The side sections 20 and 22 are each formed having the same width A with the ends being of semi-circular shape as at B, the semi-circular shape having a diameter equal to the width A of the section. Cooperating ends of the sections are located adjacent each other and are positioned to move between their open and diverting positions as shown in FIGS. 4 and 5 substantially maintaining line contact. The ends of the side sections each have a cylindrical section 24 extending outwardly from the exterior of exhaust duct 7 of the same diameter A as the diameter of the end of the side sections. The cylindrical sections 24 on the ends of each side section 20 and 22, are aligned on the same axis to permit the side sections to rotate. The sections are built up at 26 to provide stiffening support for the sections as they rotate to perform their functions.
Mounting means 30, comprising top and bottom mounting structure 30A and 30B, respectively, is fixed to the exhaust duct 7 to provide for mounting the side sections 20 and 22 for pivotal movement. Openings 32 are provided on each side of mounting structure 30A and 30B to receive the free ends of the cylindrical sections 24. Pivot pins 34 extend through the mounting structure 30A and 30B, permitting rotation about an axis. The pivot pins 34, extending through the top of the mounting structure 30A, have lever arms 36 connected thereto which in turn have their free ends connected to a slidable actuator 38 by links 40. It can be seen that as slidable actuator 38 is moved between its position in FIG. 2 to its position in FIG. 3, the sections 20 and 22 will be rotated. While the slidable actuator 38 is shown as a block slidably mounted on a rod, it is noted that other types of actuating devices can be used. Further, while no power device is shown, it is recognized that a hydraulic cylinder and piston unit can be used to move this device.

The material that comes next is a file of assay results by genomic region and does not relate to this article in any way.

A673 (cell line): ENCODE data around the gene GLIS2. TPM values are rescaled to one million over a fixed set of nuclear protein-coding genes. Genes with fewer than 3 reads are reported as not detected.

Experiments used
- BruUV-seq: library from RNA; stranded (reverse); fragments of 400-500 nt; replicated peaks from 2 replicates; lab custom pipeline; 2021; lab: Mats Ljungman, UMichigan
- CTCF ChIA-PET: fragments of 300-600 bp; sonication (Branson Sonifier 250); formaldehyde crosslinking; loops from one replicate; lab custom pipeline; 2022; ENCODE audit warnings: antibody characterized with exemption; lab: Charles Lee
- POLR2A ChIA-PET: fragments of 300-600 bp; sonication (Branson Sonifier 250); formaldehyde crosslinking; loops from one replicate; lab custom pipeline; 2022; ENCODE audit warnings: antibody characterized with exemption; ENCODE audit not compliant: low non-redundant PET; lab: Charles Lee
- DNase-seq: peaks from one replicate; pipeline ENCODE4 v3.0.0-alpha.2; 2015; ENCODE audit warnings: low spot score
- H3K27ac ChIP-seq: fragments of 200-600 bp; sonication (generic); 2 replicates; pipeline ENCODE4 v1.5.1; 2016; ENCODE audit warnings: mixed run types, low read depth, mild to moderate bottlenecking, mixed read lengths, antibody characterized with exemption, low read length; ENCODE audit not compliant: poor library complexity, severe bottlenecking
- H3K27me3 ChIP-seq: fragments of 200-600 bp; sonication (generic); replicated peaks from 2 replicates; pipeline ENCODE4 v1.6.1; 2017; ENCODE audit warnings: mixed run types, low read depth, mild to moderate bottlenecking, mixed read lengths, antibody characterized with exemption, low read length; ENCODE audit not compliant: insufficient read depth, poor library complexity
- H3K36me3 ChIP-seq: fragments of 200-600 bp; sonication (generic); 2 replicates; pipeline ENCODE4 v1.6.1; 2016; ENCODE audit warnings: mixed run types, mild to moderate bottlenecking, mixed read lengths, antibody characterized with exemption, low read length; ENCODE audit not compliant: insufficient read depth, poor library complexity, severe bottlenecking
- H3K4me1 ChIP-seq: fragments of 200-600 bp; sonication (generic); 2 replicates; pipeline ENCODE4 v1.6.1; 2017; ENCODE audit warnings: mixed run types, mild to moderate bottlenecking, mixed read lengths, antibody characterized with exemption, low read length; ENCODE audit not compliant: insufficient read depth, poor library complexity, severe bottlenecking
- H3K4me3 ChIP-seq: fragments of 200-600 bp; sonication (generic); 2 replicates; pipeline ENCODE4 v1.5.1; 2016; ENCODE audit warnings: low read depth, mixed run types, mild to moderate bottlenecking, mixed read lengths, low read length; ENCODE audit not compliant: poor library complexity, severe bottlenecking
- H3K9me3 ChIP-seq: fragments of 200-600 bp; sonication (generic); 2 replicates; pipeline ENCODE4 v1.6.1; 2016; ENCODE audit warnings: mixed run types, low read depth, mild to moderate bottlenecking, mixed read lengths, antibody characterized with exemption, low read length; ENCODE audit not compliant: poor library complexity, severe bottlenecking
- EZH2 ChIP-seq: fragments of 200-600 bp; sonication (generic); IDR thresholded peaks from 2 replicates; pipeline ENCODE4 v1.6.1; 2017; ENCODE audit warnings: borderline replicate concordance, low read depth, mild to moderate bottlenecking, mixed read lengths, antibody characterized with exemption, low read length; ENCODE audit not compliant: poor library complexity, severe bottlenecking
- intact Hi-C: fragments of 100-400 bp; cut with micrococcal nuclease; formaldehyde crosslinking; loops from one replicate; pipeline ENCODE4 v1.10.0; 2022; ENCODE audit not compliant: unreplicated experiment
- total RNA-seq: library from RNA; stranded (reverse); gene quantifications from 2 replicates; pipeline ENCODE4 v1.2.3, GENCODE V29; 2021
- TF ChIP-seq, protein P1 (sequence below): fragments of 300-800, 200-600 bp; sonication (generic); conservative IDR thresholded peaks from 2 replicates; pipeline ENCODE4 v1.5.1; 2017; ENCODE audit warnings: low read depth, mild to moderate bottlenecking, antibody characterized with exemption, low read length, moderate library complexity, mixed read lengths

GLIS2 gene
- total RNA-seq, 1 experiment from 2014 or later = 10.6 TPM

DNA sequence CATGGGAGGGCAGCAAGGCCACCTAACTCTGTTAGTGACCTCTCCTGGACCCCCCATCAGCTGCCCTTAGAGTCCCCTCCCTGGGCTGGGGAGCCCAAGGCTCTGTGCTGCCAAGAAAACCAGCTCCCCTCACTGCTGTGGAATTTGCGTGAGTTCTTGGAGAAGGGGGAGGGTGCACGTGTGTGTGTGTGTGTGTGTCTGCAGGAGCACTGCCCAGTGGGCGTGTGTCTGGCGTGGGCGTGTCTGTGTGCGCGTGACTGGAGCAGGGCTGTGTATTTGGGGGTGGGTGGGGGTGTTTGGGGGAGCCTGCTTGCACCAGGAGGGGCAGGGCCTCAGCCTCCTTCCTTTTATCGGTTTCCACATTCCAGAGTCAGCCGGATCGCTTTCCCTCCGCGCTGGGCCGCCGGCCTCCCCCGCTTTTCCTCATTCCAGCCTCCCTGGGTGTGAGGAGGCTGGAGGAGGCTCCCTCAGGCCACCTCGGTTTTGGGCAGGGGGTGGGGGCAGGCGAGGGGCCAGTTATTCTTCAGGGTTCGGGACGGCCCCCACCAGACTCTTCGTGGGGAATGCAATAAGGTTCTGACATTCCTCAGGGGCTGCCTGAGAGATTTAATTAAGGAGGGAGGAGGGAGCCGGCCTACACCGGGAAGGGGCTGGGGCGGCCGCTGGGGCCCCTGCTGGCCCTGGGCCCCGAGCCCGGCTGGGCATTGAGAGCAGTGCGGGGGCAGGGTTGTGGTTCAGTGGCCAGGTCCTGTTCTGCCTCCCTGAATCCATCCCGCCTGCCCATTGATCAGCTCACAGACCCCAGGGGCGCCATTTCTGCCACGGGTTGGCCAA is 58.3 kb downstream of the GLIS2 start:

The adjacent ends of openings 32, in top mounting structure 30A and bottom mounting structure 30B, are of semi-circular shape to receive the ends of the cylindrical sections 24 as they are placed in the openings 32. When the sections are in the position shown in FIG. 3, the adjacent cylindrical sections 24 serve to block the area between the side sections 20 and 22 and the duct 7 extended at C to prevent flow therethrough to the exhaust nozzle 11.
In a model built, the width A of the sections 20 and 22 was made one-half of the diameter of the exhaust duct 7, and the centers of the cylindrical section 24, and aligned pivot pins 34, were spaced apart the same distance A.
A liner 50 is spaced inwardly from the side section 20 by a plurality of standoff sections, not shown, and a liner 52 is spaced inwardly from the side section 22 by a plurality of standoff sections 54. These standoff sections can be made of a narrow width if a greater area is desired. When the side sections 20 and 22 are in their open position, cooling fluid can pass between the liners 50 and 52 and their respective side sections 20 and 22 to provide cooling when desired; when this is done, the downstream portion of the exhaust duct 7 can be formed with a continuing liner and coolant space as can the forward part of the exhaust duct 7. The liner sections are formed similar to the side sections with the exception being that the liner 52 is formed of a greater width and length so that it extends over the adjacent liner at its ends at D (see FIG. 2) when the side sections are in their open positions and when the side sections 20 and 22 move to their closed or diverting position (see FIG. 3), the inner edge of the liner 52 will be overlapping liner 50 at E.
|Cited Patent||Filing date||Publication date||Applicant||Title|
|US3035411 *||Feb 26, 1960||May 22, 1962||Gen Electric||Thrust reverser actuating mechanism|
|US3262264 *||Aug 29, 1963||Jul 26, 1966||Bristol Siddeley Engines Ltd||Jet propulsion power plant|
|US3972475 *||Jul 31, 1975||Aug 3, 1976||United Technologies Corporation||Nozzle construction providing for thermal growth|
|U.S. Classification||239/265.29, 239/591|
|Cooperative Classification||Y02T50/671, F02K1/60|